Electric vehicles: More danger to rescuers?
Electric vehicles are now a common sight on every type of road and their number, including hybrids, is steadily increasing. Statistically, this means that there is a greater chance that, when an accident occurs, it will involve an electric vehicle. What does this mean for rescuers?
Just like vehicles with conventional engines, all new hybrid and electric vehicles are required to undergo specific safety tests before they can be sold. These tests include minimum safety standards that are specified by legislation. All new cars are subject to crash tests that result in a rating of 0 to 5 stars. The more stars a model gets, the safer the vehicle is. Hybrid and electric vehicles achieve four and five stars in these crash tests – similarly good results as regular gasoline and diesel cars – and are therefore just as safe.
One of the most bizarre accidents that I have been involved in as a firefighter was where a vehicle had hit a number of trees on the shoulder, causing the engine compartment – including the floor – to come to a standstill entirely separate from the body of the car. This was a regular gasoline-powered car but, of course, in the future we will be faced with some odd situations involving electric vehicles, too. So, the question is: In which scenario could an electric vehicle pose more danger to rescuers than a conventional vehicle?
Intact or only bodywork damage
To start with, it is conceivable that there will be situations when an electric vehicle is not going to be 'live'. This is the case with vehicles that, as a result of an accident, remain entirely intact or have only bodywork damage. The electrical circuit, such as cables or the battery, is not damaged. In these situations there is no danger of the bodywork causing an electric shock. In this scenario the only risk involved with an electric vehicle is that if the drive system is still in the D ‘drive position’, the car may start to move when you don't want it to. In this case you should block the wheels, engage the hand brake, and put the drive system into the P ‘park position’. Press the start/stop button and then release; when the ‘ready to drive’ indicator on the instrument panel lights up, press the start/stop button again and the vehicle will turn off.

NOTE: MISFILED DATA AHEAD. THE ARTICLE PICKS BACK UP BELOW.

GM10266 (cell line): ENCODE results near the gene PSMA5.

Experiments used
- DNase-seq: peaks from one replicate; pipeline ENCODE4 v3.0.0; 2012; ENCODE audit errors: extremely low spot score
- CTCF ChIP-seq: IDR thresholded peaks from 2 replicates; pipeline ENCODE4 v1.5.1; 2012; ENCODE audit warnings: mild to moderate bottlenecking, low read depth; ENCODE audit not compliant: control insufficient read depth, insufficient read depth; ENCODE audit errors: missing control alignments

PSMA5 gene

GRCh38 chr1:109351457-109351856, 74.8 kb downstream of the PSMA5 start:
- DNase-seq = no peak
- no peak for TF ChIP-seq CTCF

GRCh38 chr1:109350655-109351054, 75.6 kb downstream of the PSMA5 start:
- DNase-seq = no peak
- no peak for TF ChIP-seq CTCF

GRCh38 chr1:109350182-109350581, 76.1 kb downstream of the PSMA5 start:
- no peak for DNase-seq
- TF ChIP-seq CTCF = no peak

Activated airbags in electric vehicles
If, in the event of an accident, the airbags of an electric or hybrid vehicle are activated, there is no risk of electrocution from the bodywork. This is because the power supply from the high-voltage battery is automatically switched off when the airbags are activated. In exceptional cases the airbags may not activate in a bad crash – for instance, if a vehicle is hit from behind. As long as the safety cage remains intact, there is no risk of electrocution from the bodywork.
Seriously deformed safety cage
As a rescuer, you must be extra alert with an electric vehicle whose safety cage is seriously deformed. In this situation, the high-voltage battery may have become damaged; after all, it is located within the safety cage. If the electric vehicle has been involved in a crash in which the safety cage is seriously deformed, the power supply from the high-voltage battery will be interrupted by the activated airbags and/or by a short circuit in the system.